The following parliamentary staff supported the Committee: Mr G Dixon – Committee Secretary, Ms A Van Der Burg – Content Advisor, Ms P Whittle – Committee Researcher and Mr N Mangweni – Committee Assistant.


  1. Officials in attendance

Department of Correctional Services:

  1. Mr N Breakfast: Regional Commissioner, Eastern Cape;
  2. Ms D Padayachee: Acting Area Commissioner Eastern Cape;
  3. Mr P Mbambo: Deputy Commissioner, National Department;
  4. Mr N Dumbela: Deputy Regional Commissioner, Eastern Cape;

Officials from the Department of Public Works;

Officials from the POPCRU;

Officials from Legal Aid South Africa; and

Officials from the National Prosecuting Authority (NPA).      



  1. Observations by the delegation:

The delegation upon arrival were introduced to the Centre Management Team and were led on a tour of the facility. The delegation thereafter met with the centre management team to discuss its observations. The delegation observed the following:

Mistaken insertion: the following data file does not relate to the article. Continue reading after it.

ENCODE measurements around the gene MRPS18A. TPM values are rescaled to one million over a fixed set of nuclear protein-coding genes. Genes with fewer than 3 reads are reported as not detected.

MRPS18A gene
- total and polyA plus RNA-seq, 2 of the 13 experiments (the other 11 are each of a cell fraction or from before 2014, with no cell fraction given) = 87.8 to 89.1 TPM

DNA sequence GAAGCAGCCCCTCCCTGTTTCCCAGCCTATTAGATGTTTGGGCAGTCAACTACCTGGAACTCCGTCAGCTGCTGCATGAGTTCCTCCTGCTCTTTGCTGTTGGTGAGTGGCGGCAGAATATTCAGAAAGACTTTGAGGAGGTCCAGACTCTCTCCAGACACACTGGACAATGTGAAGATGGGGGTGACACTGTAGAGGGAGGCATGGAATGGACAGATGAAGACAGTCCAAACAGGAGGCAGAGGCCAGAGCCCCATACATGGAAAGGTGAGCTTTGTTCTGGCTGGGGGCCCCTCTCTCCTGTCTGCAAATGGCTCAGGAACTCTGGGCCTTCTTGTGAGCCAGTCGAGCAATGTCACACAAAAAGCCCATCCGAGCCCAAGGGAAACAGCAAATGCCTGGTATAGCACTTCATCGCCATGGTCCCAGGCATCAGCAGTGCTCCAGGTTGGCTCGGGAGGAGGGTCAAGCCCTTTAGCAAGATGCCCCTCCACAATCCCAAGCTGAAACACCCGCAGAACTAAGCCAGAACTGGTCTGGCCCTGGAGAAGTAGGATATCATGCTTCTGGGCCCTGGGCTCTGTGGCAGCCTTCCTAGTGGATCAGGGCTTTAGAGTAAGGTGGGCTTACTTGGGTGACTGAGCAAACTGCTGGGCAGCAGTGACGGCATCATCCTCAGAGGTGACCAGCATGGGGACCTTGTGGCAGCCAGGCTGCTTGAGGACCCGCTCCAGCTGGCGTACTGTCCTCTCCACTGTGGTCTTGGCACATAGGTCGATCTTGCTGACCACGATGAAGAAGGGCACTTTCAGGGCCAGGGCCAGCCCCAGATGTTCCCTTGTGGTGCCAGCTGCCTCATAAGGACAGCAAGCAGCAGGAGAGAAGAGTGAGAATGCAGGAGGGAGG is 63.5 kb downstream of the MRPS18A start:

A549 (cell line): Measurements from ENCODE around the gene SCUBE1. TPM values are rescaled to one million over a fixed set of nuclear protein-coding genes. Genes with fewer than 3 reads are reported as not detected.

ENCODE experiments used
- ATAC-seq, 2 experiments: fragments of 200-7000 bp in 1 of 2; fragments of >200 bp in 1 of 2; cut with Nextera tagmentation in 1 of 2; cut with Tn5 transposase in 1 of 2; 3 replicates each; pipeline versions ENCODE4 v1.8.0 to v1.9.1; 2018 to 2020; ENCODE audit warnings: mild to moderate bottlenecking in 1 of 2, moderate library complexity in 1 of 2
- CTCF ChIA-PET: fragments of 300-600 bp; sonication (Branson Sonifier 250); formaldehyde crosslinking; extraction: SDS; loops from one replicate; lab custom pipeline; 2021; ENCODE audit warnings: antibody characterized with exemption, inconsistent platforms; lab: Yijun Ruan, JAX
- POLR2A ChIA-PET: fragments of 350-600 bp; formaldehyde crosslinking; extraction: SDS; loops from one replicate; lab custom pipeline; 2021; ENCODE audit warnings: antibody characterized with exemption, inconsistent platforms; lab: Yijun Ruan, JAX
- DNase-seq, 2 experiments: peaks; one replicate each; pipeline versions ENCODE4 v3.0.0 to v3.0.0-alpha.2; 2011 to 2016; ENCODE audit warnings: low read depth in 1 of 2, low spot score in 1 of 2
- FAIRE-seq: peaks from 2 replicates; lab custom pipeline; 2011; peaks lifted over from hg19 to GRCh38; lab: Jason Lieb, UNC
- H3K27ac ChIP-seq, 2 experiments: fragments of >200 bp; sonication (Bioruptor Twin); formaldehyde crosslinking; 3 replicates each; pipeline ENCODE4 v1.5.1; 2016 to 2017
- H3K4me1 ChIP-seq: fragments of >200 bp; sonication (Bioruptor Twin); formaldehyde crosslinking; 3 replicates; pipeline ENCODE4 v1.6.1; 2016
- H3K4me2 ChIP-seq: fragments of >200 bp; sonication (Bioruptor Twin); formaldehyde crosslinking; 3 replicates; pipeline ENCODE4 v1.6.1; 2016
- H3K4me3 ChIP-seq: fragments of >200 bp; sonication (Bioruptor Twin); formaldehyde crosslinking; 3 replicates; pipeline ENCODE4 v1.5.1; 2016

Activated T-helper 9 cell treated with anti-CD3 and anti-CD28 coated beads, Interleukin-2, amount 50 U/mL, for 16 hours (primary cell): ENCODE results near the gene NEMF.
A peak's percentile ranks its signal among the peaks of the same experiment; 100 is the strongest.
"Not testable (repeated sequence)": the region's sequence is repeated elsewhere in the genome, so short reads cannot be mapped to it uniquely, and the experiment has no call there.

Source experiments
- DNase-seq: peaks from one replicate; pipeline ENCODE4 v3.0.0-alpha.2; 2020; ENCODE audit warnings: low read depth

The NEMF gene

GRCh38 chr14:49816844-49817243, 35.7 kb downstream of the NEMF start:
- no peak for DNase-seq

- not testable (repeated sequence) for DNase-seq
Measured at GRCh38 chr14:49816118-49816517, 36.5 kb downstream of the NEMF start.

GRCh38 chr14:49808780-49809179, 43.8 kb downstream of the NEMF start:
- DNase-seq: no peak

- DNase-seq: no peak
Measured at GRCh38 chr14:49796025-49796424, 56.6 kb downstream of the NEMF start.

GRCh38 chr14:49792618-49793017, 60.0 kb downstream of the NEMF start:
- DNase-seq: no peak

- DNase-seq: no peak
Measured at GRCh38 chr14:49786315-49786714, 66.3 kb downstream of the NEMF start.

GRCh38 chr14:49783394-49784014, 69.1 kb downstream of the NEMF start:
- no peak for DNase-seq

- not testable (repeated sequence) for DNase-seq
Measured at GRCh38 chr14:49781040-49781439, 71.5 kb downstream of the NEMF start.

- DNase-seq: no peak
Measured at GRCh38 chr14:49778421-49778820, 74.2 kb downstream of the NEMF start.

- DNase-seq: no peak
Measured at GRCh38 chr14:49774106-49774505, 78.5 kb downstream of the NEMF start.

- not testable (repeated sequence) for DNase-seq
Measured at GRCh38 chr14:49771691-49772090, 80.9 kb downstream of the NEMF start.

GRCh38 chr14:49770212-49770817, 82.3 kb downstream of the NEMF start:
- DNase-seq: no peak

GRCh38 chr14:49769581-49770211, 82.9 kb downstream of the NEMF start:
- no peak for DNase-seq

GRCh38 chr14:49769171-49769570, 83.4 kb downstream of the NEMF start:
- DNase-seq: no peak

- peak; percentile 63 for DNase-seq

1. Poor state of the facility and poor maintenance of the facility:

The facility was in a very poor condition with the delegation observing cracked and broken plaster, exposed plumbing, and damaged windows, leaking faucets and toilets and general unkempt conditions.




  1. Overcrowding of sections

A section of the facility was closed for repairs and the inmates were moved to share beds with another section thereby adding to the overcrowding concerns. Members observed that 149 inmates shared one toilet and commented that this was a human rights abuse and criminal. Unit 3 was so overcrowded that inmates were only allowed out for 30 minutes per day.


  1. Banned substances in cells